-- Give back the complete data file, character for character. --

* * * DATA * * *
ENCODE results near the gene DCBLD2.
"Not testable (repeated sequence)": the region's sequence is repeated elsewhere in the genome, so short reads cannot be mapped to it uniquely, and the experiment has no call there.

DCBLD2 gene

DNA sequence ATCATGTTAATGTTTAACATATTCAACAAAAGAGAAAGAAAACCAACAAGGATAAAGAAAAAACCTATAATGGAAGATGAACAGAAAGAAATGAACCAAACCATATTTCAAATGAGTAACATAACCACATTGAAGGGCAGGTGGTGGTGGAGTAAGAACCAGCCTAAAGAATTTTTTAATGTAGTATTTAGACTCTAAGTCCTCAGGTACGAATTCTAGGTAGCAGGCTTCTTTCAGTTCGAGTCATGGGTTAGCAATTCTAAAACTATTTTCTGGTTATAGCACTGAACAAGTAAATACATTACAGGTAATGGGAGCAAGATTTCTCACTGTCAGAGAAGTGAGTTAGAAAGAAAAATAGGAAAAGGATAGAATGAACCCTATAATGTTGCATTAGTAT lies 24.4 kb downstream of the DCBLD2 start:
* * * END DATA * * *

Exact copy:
ENCODE results near the gene DCBLD2.
"Not testable (repeated sequence)": the region's sequence is repeated elsewhere in the genome, so short reads cannot be mapped to it uniquely, and the experiment has no call there.

DCBLD2 gene

DNA sequence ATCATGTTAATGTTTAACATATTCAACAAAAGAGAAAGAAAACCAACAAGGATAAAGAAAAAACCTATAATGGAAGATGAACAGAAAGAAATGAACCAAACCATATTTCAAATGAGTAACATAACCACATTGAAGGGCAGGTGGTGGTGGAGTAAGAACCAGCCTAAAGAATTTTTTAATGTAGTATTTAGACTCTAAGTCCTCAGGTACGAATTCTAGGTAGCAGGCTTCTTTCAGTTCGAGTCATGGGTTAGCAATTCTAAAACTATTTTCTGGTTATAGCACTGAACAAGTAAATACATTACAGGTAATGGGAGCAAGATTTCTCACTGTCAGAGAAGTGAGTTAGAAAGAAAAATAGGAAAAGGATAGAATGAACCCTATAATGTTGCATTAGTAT lies 24.4 kb downstream of the DCBLD2 start: